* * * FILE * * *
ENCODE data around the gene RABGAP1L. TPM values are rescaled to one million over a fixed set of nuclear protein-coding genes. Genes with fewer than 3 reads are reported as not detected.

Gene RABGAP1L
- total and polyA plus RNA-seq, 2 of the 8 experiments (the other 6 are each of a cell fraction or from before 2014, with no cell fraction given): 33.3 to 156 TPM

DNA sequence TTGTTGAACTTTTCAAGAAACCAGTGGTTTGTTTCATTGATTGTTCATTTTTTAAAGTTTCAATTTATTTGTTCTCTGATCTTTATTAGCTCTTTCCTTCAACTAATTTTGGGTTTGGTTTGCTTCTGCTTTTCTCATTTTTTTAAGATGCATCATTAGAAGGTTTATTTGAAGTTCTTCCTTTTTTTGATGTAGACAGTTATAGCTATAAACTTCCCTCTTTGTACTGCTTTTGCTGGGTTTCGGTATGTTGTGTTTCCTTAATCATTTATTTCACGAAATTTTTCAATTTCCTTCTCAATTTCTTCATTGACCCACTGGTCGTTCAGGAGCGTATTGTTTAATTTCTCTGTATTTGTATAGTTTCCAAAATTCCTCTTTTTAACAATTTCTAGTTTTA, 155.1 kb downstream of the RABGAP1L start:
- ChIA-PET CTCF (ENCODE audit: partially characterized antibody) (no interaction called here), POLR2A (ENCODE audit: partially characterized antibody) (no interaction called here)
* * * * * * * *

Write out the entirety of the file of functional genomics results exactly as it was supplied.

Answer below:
ENCODE data around the gene RABGAP1L. TPM values are rescaled to one million over a fixed set of nuclear protein-coding genes. Genes with fewer than 3 reads are reported as not detected.

Gene RABGAP1L
- total and polyA plus RNA-seq, 2 of the 8 experiments (the other 6 are each of a cell fraction or from before 2014, with no cell fraction given): 33.3 to 156 TPM

DNA sequence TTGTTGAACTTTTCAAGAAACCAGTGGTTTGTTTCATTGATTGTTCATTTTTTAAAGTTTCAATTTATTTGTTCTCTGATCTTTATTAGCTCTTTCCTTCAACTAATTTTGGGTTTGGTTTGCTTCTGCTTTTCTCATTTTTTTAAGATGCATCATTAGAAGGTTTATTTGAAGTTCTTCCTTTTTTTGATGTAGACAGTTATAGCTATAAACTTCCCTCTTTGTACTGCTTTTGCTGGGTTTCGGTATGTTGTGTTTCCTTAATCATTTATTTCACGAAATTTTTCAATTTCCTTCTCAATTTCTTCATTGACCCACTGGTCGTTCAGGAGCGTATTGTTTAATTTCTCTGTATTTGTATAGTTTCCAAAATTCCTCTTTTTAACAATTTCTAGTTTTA, 155.1 kb downstream of the RABGAP1L start:
- ChIA-PET CTCF (ENCODE audit: partially characterized antibody) (no interaction called here), POLR2A (ENCODE audit: partially characterized antibody) (no interaction called here)